During his educational stages, the child needs to be provided with literary texts that are smooth, in terms of narration and description, and complex, in terms of rhetorical image, as this duplication contributes to granting the child the talent of expression and the feature of imagination, which would lead to new textual constructions based on the core texts that he keeps in his memory.

It is appropriate for the teacher in this regard to select for his student textual models tinged with colours, which are framed in the form of: similes, intense narrations, reduced dialogues, along with taking into account his age stage and refining his linguistic experiences with stylistic methods that motivate him to come up with similar and analogous forms that grant him the energy of interaction, through which he can tackle the literary texts without getting bored or alienated, especially at an age crowded with distractions.

Providing literature with gradual colours would add new options to the child in using lexical alterations and morphological structures that are consistent with every linguistic context imposed by expressive communication, without falling into the trap of repetition. Colours have cultural, artistic and psychological functions, which contribute to developing his productive efficiency and getting acquainted with his intellectual tendencies at an early age. For example, but not limited to, if we present this brief phrase to a sample of children: Palace laborers laid red carpets on the floor, in preparation to receive foreign delegations.


It is unavoidable that the dimensions of the picture would be associated with how the red colour is manifested and depicted within the linguistic content, as the child may understand it as referring to love and peace that surround the country and appreciation of the guest coming from foreign countries, while another child understands it as a sign of greatness and reverence, since only the presidents and ministers are received on flat red beds.

The use of colour in rhetorical metaphors allows the child to improve his mood and treat him from some intractable psychological diseases. Therefore, it is recommended to mix the textual aspects with colour formats to lure the child and support him with defensive psychological means, as if we tell him a piece of story dominated by blue colour: Wasim’s father bought a water blue pistol, so he had a list of toys of one colour: a blue crystal ball, a blue wooden boat, a lamp with a blue light and even his dreams became blue.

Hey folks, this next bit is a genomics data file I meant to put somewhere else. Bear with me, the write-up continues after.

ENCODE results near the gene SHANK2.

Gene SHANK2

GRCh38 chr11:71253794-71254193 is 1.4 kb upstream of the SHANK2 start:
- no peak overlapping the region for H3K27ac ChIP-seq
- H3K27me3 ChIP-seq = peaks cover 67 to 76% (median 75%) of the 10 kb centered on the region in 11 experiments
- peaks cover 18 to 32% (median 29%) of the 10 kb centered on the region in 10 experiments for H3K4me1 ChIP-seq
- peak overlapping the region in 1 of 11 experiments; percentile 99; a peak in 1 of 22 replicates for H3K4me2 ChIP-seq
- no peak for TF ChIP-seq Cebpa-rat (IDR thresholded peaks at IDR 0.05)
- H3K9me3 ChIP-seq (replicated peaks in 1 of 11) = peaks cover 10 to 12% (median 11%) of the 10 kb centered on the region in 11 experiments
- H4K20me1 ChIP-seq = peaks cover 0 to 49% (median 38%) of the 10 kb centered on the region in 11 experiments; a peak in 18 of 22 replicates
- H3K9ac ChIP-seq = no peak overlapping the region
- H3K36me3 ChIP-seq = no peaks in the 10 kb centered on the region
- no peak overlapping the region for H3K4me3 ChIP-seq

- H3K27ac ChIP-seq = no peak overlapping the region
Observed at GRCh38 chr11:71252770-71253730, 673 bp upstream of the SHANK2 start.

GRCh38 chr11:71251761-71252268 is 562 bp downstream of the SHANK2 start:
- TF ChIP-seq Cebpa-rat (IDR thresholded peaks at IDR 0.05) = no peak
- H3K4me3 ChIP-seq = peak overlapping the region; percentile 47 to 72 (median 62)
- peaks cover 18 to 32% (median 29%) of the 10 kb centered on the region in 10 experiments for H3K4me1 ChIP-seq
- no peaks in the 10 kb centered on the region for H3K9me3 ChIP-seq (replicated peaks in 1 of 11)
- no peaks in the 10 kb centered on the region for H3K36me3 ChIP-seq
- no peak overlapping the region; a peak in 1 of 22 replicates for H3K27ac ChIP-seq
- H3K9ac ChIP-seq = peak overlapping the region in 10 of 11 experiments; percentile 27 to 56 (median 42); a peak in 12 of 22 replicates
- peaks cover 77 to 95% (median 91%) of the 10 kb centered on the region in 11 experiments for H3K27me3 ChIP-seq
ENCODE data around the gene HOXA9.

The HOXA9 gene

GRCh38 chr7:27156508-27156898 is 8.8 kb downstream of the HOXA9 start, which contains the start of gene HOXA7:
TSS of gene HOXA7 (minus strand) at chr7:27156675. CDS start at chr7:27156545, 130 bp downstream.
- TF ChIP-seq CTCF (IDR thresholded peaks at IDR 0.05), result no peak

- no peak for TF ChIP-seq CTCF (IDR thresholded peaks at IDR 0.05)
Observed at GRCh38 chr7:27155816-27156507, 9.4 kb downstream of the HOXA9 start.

Perhaps the insistence on refining the blue colour is a deliberate linguistic position based on the American study in 1932, which found out the importance of the blue colour in calming the child and giving him a sense of safety.


It is desirable for the child to listen to story parts including colours, in order to be able to enhance his imagination by recalling the rhetorical image, programming it and then recycling it. The basis on which the child relies to maintain the sustainability of this complex process is the colour as an effective and indispensable link.


If the teacher narrates the famous Arab proverb to his students, which says: I was eaten on the day the white bull was eaten, then in this case he should review the story in its details, so that the real meaning becomes clear, which is the feeling of shame and betrayal because of the neglect of friends. Most importantly, to understand the depths of the meaning, it is necessary to trace the colour in the story scene, as it is the main key to achieve his desired goal.


There was a tripartite alliance in the woods (white bull, red bull and black bull) that emerged as a deterrent force for the lion. Then, the latter, in order to preserve its kingship, thought of dispersing the alliance by claiming that colour is a physical defect that brought danger.


It informed the red and black bulls about news indicating that nothing guides others towards us in our forest except the white bull and my colour is like yours. Then, the two bulls were deceived by this trick and they allowed the lion to devour the white bull. The lion repeated the process and said to the red bull that my colour is like yours, so shall I devour the black bull? Then, it liked the idea and instructed the lion to eat the black bull. Finally, the red bull became lonely and it became an easy prey for the lion and when it was about to be eaten, it said the famous proverb: I was eaten on the day the white bull was eaten.


In conclusion, an effective education strategy imposes including colours and mixing them in literature to enhance the child's imagination towards innovation and embodiment.